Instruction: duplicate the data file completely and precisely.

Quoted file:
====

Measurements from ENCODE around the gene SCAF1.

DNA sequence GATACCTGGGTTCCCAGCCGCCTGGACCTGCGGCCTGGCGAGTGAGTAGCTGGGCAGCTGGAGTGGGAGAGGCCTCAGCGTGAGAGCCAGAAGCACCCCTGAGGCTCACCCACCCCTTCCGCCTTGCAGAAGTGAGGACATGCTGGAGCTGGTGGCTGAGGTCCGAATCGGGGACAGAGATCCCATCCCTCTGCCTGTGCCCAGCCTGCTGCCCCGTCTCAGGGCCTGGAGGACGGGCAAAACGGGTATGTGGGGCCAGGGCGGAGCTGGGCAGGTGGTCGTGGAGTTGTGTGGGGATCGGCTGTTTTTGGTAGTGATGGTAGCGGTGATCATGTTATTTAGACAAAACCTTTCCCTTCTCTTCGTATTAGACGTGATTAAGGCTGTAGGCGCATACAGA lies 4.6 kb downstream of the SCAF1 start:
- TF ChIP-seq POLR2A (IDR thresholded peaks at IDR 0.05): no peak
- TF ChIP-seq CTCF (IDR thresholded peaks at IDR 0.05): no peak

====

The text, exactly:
Measurements from ENCODE around the gene SCAF1.

DNA sequence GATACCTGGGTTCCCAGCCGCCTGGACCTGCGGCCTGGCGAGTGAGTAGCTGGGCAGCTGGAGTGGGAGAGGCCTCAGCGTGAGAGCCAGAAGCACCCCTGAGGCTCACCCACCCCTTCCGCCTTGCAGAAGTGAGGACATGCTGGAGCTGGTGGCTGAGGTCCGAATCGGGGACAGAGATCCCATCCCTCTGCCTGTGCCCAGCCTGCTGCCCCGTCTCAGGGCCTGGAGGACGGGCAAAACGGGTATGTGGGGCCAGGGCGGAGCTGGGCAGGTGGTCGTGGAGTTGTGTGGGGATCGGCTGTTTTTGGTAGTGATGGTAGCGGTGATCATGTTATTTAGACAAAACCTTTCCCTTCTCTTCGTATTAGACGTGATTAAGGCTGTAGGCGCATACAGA lies 4.6 kb downstream of the SCAF1 start:
- TF ChIP-seq POLR2A (IDR thresholded peaks at IDR 0.05): no peak
- TF ChIP-seq CTCF (IDR thresholded peaks at IDR 0.05): no peak